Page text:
|Directed by:||Wes Anderson|
|Written by:||Wes Anderson, Roman Coppola|
|Starring:||Jared Gilman, Kara Hayward, Bruce Willis, Edward Norton, Bill Murray, Tilda Swinton, Frances McDormand, Harvey Keitel, Jason Schwartzman, Bob Balaban|
|Released:||August 30, 2012|
Moonrise Kingdom is a film that’s growing on me. The first time I saw it, I liked it. The second time I saw it, I really liked it. We should expect nothing less than from the gifted Wes Anderson – a wonderful storyteller who has developed a knack for creating characters that are both distinctive and memorable. A list of his best works would include Rushmore, The Royal Tenenbaums and The Life Aquatic With Steve Zissou. All three films feature Bill Murray – another reason why you should have them in your personal DVD collection.
It boasts one of the strongest casts of the year but the two central characters in Moonrise Kingdom are actors you won’t be familiar with – Jared Gilman as Sam and Kara Hayward as Suzy. For both, it’s their very first acting credit. Not a bad way to start their career, huh?
They play two 12-year-olds who are part of the small community that live on New Penzance Island. The year is 1965. To bring us up to speed, the film’s self-aware narrator (Bob Balaban) provides a humorous overview about the island. He also provides an ominous warning about a “well documented” storm that will occur in three days time.
You could probably label this as a romantic-comedy but it’s always tricky trying to fit Wes Anderson’s films into a specific genre. Having fallen in love (or so they think), these two socially awkward kids have decided to run away from their respective homes and start their own, independent life together. They have everything they think they’ll need – a tent, food, books and a battery-operated record player. It’s all very cute.
It doesn’t take long for their disappearance to cause mayhem on the island. A search party is immediately established consisting of Bill Murray and Frances McDormand (as Suzy’s parents), Bruce Willis (as the town’s sheriff) and Edward Norton (as Sam’s scout master). A group of young scouts, referred to at one point as the “beige lunatics”, are also on the trail and are eager to their put their merit badge training to good use.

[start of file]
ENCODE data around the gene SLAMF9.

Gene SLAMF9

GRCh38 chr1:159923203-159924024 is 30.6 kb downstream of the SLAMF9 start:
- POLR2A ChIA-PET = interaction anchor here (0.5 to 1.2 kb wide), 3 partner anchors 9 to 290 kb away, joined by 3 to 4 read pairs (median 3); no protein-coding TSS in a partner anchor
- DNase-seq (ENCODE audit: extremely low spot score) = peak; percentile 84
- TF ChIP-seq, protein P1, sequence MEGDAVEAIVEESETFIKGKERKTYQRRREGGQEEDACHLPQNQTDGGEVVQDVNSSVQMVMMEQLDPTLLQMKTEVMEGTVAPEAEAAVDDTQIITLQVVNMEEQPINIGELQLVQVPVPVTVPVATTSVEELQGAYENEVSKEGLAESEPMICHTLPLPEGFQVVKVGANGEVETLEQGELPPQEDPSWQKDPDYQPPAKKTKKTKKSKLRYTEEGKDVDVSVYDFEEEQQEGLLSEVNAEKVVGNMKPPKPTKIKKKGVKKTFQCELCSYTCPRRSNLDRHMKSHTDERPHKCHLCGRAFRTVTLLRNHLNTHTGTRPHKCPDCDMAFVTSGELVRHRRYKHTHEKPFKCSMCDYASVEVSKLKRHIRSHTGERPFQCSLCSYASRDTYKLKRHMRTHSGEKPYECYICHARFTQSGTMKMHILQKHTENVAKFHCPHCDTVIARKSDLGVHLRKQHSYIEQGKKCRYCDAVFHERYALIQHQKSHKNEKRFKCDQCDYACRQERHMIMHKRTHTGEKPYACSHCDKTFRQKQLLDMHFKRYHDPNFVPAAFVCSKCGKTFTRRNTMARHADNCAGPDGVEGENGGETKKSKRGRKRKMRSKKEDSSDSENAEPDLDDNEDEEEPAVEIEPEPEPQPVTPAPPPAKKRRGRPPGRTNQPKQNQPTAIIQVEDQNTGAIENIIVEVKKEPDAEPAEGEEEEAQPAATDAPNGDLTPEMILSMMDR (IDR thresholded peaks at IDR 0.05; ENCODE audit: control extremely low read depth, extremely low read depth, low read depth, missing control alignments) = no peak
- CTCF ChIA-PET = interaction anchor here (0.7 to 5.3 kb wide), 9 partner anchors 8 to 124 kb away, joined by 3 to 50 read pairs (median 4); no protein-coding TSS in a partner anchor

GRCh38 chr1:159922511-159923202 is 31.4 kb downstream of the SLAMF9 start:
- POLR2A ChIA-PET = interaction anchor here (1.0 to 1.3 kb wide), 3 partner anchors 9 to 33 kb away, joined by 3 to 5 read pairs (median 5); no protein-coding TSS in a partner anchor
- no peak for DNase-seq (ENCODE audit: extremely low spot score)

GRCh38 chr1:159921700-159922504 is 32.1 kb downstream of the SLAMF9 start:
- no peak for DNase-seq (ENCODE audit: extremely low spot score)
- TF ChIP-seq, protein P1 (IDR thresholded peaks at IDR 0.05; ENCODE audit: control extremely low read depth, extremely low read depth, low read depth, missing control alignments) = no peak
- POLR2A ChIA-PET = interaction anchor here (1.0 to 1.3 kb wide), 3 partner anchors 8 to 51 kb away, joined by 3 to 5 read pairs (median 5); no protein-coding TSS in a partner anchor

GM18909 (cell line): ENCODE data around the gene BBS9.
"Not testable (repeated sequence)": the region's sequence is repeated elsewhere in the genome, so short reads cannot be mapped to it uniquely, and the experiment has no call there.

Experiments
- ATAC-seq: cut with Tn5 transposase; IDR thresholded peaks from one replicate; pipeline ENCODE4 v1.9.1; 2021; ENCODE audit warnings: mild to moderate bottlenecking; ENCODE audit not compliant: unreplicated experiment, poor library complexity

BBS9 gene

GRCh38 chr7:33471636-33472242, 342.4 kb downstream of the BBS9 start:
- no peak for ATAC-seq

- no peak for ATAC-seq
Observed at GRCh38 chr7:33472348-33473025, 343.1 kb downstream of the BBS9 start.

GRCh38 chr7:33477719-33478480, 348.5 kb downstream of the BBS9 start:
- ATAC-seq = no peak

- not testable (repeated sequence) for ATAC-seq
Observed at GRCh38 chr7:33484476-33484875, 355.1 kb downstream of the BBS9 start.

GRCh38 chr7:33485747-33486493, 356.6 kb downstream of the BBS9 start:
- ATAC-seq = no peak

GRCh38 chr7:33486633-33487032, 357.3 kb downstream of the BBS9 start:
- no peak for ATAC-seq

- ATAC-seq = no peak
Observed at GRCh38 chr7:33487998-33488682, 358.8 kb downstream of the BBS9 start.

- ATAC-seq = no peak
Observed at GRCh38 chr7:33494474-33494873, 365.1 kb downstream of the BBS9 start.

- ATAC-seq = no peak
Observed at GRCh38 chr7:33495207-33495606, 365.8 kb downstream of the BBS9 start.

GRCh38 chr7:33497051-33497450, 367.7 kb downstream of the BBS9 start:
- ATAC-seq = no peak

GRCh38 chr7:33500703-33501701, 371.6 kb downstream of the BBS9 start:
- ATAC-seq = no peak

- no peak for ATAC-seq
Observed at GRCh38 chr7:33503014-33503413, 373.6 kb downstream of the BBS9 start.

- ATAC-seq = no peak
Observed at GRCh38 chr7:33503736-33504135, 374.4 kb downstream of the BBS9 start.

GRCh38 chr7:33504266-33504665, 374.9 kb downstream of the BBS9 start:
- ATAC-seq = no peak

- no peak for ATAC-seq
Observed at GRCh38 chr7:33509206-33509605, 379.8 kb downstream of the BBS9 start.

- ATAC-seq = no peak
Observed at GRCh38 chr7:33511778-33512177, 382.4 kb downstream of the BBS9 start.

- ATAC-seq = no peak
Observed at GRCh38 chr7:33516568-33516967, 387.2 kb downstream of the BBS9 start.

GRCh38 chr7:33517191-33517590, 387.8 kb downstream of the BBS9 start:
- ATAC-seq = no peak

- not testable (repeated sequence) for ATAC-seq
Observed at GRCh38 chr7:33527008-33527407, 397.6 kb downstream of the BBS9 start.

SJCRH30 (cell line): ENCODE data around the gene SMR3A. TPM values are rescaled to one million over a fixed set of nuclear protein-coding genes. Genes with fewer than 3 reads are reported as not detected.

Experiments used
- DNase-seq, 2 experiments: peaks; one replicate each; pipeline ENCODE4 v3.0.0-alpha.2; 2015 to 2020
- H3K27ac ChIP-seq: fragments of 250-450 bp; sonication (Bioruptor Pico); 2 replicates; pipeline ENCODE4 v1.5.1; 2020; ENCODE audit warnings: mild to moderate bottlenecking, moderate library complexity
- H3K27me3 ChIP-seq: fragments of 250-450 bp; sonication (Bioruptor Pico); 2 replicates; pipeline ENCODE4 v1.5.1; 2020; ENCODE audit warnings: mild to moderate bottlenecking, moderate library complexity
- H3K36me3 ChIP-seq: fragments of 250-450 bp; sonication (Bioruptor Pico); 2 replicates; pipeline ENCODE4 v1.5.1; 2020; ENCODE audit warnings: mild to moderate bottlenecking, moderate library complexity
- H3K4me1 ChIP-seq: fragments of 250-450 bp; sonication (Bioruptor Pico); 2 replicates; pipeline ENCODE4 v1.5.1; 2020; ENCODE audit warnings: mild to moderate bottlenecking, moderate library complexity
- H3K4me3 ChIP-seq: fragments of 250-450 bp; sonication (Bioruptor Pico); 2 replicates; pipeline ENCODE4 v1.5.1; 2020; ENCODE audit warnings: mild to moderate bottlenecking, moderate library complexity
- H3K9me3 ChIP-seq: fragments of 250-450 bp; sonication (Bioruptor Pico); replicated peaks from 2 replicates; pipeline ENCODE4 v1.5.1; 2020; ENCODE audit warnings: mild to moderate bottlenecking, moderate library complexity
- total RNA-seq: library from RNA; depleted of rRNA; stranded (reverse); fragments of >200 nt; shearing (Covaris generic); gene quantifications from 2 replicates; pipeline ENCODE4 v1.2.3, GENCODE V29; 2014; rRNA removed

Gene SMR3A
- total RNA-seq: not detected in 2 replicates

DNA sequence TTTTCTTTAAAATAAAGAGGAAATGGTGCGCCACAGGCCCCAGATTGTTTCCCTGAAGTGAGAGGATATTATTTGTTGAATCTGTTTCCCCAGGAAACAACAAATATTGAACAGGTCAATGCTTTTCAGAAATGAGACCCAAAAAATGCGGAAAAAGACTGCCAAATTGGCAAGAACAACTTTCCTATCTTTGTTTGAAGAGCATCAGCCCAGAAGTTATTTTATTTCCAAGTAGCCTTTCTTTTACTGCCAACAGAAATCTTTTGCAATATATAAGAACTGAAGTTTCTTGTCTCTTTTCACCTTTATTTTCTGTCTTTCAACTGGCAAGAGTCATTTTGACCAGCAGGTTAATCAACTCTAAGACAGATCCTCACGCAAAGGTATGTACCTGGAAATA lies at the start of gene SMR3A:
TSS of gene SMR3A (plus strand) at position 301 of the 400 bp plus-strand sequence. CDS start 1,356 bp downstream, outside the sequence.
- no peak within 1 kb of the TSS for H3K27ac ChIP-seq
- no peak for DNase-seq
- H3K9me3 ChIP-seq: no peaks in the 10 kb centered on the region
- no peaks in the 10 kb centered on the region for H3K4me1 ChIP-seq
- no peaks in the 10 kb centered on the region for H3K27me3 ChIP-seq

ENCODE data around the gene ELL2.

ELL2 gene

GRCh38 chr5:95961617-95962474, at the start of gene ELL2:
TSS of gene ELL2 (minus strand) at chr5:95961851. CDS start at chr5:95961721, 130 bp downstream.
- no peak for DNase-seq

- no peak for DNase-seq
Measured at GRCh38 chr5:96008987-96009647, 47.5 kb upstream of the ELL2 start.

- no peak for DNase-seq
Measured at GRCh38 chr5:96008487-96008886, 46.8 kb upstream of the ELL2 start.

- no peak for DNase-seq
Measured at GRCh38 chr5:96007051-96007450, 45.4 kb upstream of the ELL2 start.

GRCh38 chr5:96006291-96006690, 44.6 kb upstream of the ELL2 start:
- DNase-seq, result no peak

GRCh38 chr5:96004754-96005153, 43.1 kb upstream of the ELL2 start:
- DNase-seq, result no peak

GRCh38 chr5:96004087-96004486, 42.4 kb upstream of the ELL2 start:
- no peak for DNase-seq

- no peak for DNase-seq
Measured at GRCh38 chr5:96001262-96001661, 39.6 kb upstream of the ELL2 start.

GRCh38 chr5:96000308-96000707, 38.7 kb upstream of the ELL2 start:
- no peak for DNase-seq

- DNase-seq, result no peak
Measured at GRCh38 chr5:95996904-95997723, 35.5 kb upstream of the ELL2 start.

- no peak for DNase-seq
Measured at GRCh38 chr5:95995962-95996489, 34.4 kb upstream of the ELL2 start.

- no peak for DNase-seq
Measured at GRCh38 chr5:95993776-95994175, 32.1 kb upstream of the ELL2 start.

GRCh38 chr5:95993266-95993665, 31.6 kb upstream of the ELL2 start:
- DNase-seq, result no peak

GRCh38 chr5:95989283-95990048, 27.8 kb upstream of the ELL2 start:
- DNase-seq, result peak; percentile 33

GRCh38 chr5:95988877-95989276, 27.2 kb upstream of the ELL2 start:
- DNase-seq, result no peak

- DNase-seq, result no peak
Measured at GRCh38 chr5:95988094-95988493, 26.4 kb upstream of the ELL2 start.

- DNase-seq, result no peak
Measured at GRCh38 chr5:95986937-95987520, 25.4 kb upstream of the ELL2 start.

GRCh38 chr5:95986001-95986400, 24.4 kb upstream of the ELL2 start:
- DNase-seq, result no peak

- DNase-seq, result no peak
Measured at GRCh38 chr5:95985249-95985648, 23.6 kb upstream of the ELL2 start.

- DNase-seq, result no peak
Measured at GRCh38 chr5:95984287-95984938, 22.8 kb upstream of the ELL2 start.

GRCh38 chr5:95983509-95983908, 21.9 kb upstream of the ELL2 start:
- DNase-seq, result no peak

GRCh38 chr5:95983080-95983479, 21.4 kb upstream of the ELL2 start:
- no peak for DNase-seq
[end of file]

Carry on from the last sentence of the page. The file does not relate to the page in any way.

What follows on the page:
The best adjective I can use to describe this storyline is “strange”. That’s not a negative. The first two-thirds is “strange” in a funny, off-beat, loveable kind of way. So many scenes will leave you with raised eyebrows and a wry smile. Anderson, along with co-writer Roman Coppola (The Darjeeling Limited), deserve praise for creating this absurd premise and filling it with such witty dialogue. The light, bubbly film score from Alexandre Desplat (Fantastic Mr. Fox) is one of the year’s best and perfectly suits the movie’s tone.
All of that said, the film’s last third is “strange” in a “strange” kind of way. It starts veering off its comedic path and becomes a little too silly and fanciful. They’ve tried too hard to create an over-the-top, dramatic finale. There’s one event in particular (a lightning strike) that I’m still struggling to compute.
That’s about the only weakness I can find though. It would have been nice to see some of the adult cast members get more screen time (e.g. Bill Murray, Frances McDormand) but I wasn’t too bothered given the terrific performances turned in by the younger actors. At its core, this is a sweet, endearing tale about two prepubescent kids who think they’ve discovered love for the first time. They’re a delight to watch.